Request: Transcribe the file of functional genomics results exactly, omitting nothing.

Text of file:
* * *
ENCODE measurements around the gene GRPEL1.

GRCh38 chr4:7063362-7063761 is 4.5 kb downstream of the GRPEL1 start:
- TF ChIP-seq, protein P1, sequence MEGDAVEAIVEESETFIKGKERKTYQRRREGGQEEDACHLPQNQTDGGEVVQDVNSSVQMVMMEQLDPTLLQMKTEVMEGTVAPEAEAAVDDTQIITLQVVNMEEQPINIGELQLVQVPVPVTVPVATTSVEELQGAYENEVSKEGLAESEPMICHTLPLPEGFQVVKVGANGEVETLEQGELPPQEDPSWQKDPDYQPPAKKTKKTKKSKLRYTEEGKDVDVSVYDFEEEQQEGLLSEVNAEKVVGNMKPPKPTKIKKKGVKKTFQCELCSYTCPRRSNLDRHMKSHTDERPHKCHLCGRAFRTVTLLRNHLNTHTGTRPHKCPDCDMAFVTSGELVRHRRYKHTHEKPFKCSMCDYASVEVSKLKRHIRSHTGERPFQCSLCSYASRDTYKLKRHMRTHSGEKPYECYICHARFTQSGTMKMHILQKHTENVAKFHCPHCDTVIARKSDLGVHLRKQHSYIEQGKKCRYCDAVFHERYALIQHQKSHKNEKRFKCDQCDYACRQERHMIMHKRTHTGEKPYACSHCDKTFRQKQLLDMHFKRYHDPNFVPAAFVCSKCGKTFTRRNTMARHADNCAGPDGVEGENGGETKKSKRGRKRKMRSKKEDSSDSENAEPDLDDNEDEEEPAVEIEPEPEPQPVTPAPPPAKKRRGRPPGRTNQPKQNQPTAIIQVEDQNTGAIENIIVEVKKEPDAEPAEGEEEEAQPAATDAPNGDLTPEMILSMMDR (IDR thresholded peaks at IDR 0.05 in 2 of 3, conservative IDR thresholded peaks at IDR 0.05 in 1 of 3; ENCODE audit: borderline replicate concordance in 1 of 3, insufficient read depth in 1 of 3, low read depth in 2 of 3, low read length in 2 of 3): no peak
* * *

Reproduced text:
ENCODE measurements around the gene GRPEL1.

GRCh38 chr4:7063362-7063761 is 4.5 kb downstream of the GRPEL1 start:
- TF ChIP-seq, protein P1, sequence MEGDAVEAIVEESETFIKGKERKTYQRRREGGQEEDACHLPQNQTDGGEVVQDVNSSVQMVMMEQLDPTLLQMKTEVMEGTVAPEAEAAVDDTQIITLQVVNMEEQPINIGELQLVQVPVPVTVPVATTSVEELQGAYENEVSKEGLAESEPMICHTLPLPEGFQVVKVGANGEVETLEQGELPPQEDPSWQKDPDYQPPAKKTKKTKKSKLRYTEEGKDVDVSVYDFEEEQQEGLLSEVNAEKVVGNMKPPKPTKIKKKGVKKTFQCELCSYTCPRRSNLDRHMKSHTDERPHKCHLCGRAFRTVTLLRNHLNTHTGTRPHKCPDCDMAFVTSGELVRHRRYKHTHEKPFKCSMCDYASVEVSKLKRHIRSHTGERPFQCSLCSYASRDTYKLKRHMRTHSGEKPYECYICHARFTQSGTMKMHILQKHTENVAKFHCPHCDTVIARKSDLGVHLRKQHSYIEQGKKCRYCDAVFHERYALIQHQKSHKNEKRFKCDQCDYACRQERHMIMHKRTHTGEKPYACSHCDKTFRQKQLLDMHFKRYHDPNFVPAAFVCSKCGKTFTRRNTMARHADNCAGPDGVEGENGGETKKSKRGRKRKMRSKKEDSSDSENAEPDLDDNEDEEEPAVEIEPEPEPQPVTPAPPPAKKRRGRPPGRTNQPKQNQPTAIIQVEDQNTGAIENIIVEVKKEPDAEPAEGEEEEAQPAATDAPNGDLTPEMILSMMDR (IDR thresholded peaks at IDR 0.05 in 2 of 3, conservative IDR thresholded peaks at IDR 0.05 in 1 of 3; ENCODE audit: borderline replicate concordance in 1 of 3, insufficient read depth in 1 of 3, low read depth in 2 of 3, low read length in 2 of 3): no peak